Saturday, October 31, 2015

Nanotechnology will revolutionize the food system (and other familiar sentences)

There appears to be a large literature using the same words to say that "nanotechnology" is an "enabling" technology that will "revolutionize the food system".

A 2008 book by Ajit Kumar Roy and Niranjan Sarangi says:
Nanotechnology, as a new enabling technology, has the potential to revolutionize agriculture and food systems....
The first sentence of Norman Scott's chapter in a 2006 book says:
Nanotechnology, as a new enabling technology, has the potential to revolutionize agriculture and food systems in the United States and the World.
The second sentence of a chapter by B. Singh, S. K. Gautam, M. S. Chauhan, and S. K. Singla in a 2005 book says:
Nanotechnology is an enabling technology that has the potential to revolutionize agriculture and food systems.
In a 2012 book, M.E. Popa and A. Popa write:
As an enabling technology, nanotechnology has vast potential to revolutionize agriculture and food systems.
A twist on the typical wording is the idiosyncratic use of the word "enable" instead of "enabling." The first sentence of the abstract for a 2010 article by Q. Huang, H. Yu, and Q. Ru in Journal of Food Science is:
Nanotechnology is an enable technology that has the potential to revolutionize agriculture and food systems.
And that was presumably the source for the first sentence of the abstract for a new 2015 article in Critical Reviews in Food Science and Nutrition, by Harleen Kour, Anisa Malik, Naseer Ahmad, Towseef Wani, Raj Kaul, and Anju Bhat.
Nanotechnology is an enable technology that has the potential to revolutionize agriculture and food systems.
Before we judge too harshly, I should acknowledge that I make little effort to develop novel language for routine background information. It would not shock me if a sentence akin to the following appeared in more than one publication: "The Supplemental Nutrition Assistance Program (SNAP) is the nation's leading anti-hunger program and an important part of the social safety net." But that is a different issue from reusing language for the main point of an article.

The final sentence of the abstract of the 2015 Kour et al. article in Critical Reviews in Food Science and Nutrition is:
In fact, nanotechnology introduces new chances for innovation in the food industry at immense speed, but uncertainty and health concerns are also emerging.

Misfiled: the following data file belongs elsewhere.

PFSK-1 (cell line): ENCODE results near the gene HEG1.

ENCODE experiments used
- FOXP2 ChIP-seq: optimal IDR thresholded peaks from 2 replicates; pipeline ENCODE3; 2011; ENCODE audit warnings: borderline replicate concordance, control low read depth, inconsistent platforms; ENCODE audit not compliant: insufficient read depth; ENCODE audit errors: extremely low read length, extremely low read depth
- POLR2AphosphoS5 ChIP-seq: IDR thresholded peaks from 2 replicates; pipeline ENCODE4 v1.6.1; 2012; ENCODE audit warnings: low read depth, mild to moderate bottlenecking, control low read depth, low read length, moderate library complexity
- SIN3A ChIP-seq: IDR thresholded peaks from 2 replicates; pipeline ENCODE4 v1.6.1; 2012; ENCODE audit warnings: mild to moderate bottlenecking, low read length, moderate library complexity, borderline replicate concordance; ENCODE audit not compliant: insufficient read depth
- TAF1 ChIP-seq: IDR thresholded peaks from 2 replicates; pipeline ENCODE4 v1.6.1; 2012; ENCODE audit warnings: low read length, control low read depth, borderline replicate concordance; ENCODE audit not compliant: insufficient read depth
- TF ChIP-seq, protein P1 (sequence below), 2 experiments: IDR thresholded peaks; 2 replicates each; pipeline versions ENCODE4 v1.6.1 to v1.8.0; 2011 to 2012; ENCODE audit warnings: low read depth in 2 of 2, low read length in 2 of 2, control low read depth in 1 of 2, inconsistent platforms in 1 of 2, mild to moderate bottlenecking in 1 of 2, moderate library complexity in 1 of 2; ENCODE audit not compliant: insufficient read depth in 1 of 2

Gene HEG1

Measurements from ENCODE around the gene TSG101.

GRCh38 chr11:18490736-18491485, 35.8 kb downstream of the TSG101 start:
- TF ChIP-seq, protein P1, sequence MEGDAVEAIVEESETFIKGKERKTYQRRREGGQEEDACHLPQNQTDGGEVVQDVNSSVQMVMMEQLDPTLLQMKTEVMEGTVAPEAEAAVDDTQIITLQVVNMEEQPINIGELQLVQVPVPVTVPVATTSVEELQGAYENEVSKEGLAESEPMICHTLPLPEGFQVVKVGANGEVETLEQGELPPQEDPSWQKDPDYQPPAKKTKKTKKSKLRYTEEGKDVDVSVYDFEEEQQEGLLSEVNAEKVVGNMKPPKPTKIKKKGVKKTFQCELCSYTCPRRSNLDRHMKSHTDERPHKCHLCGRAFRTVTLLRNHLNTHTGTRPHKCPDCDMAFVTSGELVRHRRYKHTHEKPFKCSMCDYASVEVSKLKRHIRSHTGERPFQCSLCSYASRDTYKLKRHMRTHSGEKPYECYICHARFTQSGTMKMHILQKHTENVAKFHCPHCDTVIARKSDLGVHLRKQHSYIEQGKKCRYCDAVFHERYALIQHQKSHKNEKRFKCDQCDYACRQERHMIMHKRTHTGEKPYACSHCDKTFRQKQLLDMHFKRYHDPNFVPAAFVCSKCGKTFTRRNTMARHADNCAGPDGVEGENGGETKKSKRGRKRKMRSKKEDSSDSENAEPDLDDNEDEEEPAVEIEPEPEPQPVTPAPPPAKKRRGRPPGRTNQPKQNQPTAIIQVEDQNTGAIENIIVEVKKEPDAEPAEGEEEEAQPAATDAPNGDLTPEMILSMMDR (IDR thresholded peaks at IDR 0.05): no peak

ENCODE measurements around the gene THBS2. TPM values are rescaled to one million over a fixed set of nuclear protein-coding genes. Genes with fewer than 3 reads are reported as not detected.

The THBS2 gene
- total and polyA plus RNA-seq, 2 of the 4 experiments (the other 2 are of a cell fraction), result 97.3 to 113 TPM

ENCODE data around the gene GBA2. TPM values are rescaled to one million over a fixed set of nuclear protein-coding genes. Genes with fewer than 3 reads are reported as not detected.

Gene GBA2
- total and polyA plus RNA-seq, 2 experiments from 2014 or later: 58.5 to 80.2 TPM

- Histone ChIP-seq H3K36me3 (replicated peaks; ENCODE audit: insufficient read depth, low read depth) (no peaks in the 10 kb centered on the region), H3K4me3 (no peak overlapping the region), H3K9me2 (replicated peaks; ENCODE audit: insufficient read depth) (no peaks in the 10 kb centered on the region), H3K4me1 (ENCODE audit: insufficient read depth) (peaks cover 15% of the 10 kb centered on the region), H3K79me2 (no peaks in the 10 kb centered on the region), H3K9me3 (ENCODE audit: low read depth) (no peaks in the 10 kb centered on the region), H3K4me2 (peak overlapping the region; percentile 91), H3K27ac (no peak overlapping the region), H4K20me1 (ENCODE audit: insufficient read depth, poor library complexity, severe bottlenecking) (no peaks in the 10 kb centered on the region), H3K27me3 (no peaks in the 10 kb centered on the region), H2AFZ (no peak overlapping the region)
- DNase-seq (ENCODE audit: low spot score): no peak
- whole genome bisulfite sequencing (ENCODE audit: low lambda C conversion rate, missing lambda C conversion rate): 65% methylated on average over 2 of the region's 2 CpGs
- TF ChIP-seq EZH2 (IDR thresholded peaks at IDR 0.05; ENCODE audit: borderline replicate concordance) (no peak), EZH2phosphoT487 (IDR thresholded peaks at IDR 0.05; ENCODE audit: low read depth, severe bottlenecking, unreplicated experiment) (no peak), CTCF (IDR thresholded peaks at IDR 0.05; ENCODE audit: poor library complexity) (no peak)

This is the same as the abstract for a 2010 article by Sekhon in Nanotechnology Science Applications:
In fact, nanotechnology introduces new chances for innovation in the food industry at immense speed, but uncertainty and health concerns are also emerging.
For the 2015 Kour et al. article in particular, the indebtedness has risen sufficiently high that the good journal Critical Reviews in Food Science and Nutrition should probably look into the similarities.

More generally, does there seem to be too large a literature parroting the same not-too-skeptical claims about nanotechnology?

5 comments:

Anonymous said...

Unquestionably rampant plagiarism is afoot here! Whenever any one word, like "enabling" is re-written there must be solid ground for an investigation. No doubt a nefarious conspiracy lurks behind this scandal.

None of this would be necessary, of course, if those silly authors had parroted the appropriate talking points, to wit: 'nanotechology is a new disabling technology and we're all going to die!'

Oh, and it goes without saying they also would need to heavily salt each paragraph with the fraternal password "sustainability".

Parke Wilde said...

Thanks for your comment, anonymous. You keep me humble. Without pre-judging, let us see whether the journal feels this is routine reuse of a common word such as "enabling."

Bill said...

If you "Google" the first sentence from almost any paper from a certain country that begins with C, you will probably get multiple matches...

Anonymous said...

Hey Bill! Stop dissing scientists in the Cameroon!

Parke Wilde said...

That's so funny, anonymous. I had assumed his comment was about Canada.